The next two were the story of where Obamacare got the idea for the 30-hour work week. Notice why it was originally desired. The point was to avoid layoffs. Hmmm... the fact that it was resurrected tells you something right there, doesn't it? But good Catholics should be interested in getting more time off. We want to return to medieval practice, don't we? Well, that story may not be entirely true.

This is the last one, and it ties up a lot of different things I've talked about on this blog: the aging population, the growth of government, etc.
Those with a keen eye will note that between 1800 and the 1920s, although there are clear periods of faster and slower growth, the rate of growth is consistent and undiminishing (i.e., an approximately straight line on a log-linear plot such as this).  But once the WWII boom wore off, we find a substantial downward curvature in the growth rate after 1960, coinciding with the era of sustained big government without a major war.
Plotting annual growth in real per-capita GDP over time reinforces the case.

To reiterate, between 1800 and 1929, the USA was a small-government nation.  While periods of wartime government expansion took place during the War of 1812, the Civil War, and WWI, in each case the pre-war spending levels were re-established in relatively rapid timeframes.  The period between 1930 and 1959 represents a complex transition period for government expenditures.  The rise of big government began, and was coupled with the extreme economic influence of a truly global war and its geopolitical aftershocks.  After 1960, the USA settled into big government and did not participate in any genuinely major international conflicts that exerted anomalously large effects on government spending patterns.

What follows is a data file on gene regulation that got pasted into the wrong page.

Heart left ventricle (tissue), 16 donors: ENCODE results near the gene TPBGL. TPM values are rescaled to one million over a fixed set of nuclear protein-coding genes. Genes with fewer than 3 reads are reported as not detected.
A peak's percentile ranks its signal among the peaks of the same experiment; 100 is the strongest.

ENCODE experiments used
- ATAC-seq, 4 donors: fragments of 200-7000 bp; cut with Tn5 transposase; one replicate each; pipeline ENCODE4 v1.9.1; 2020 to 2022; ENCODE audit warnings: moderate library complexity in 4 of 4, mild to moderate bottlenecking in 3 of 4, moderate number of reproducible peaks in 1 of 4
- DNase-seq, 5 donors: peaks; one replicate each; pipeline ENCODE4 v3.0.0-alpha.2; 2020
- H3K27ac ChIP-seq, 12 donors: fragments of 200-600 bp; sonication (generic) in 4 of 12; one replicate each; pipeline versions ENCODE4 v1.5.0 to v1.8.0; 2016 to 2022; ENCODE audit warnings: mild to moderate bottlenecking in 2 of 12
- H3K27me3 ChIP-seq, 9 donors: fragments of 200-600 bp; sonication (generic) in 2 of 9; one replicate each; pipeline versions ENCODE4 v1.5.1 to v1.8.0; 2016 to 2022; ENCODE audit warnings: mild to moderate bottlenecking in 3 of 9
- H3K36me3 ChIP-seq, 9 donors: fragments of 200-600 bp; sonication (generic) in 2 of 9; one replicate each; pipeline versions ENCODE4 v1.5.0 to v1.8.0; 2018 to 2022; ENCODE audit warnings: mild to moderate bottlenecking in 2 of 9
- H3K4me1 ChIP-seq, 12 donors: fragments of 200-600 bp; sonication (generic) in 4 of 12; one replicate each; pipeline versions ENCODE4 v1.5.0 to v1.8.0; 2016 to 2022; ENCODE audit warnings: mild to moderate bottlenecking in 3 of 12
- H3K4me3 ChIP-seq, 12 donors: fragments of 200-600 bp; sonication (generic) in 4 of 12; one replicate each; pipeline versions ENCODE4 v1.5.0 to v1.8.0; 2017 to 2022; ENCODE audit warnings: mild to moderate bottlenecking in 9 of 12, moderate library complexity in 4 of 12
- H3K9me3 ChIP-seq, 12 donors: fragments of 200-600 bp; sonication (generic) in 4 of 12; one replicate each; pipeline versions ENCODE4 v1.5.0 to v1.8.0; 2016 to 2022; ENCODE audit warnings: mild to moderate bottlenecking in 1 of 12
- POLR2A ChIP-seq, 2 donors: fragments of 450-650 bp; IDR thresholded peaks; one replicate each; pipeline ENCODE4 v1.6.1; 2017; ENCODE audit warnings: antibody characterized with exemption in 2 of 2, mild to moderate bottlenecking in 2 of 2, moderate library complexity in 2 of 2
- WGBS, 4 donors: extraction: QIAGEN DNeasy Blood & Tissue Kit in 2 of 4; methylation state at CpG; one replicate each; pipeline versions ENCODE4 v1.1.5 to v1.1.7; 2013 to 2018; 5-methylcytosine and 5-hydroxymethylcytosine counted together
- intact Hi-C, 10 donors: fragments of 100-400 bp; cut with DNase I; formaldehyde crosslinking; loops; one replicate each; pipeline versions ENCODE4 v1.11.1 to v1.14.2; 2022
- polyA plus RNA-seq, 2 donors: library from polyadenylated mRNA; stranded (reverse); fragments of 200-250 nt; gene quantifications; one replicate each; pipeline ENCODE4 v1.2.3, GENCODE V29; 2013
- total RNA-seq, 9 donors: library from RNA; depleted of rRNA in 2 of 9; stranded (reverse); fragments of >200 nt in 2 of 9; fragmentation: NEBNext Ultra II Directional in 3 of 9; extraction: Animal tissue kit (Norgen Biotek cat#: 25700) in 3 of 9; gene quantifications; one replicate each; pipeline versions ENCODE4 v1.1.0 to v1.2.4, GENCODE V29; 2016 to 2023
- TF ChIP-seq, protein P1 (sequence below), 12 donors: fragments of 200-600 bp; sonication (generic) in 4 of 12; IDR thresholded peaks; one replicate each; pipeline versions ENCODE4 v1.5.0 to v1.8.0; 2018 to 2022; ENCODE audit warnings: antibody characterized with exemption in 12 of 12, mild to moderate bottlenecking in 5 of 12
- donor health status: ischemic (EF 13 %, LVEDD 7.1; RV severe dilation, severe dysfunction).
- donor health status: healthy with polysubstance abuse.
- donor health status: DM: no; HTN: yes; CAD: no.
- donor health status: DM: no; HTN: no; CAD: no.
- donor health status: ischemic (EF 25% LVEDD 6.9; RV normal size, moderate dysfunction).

From 1800 to 1929, there is no significant trend in annual real per-capita GDP (p=0.77).  But between 1960 and 2012, there is a significant negative trend... If we consider the running 20-year growth in real per-capita GDP, and exclude any 20-year periods that include a major war (e.g., the War of 1812, the Civil War, WWI , WWII, and the Korean War), the dismal nature of the American economy during the last 50 years is even more evident.  The 22 worst periods of 20-year growth in real per-capita GDP have all occurred since 1985; 31 of the 32 worst periods of 20-year growth have taken place since 1982.  Of note, in 23rd-worst place is the period from 1866 to 1885, which includes a significant part of the Civil War Reconstruction era.  If we remove this 1866-1885 point based on its major war influence, then all of the 31 worst periods of 20-year growth have occurred since 1982. As generally prosperous as the 20-year period from 1981 through 2000 seemed (incorporating  both the Reagan and Clinton booms), this ranks only in the 33rd percentile over American economic history.  The USA is in economic decline, and has been declining for over a half-century.  This same 50-year period of decline corresponds to the period of largest sustained government expenditures as a percentage of the economy in American history.  Coincidence?  Not likely.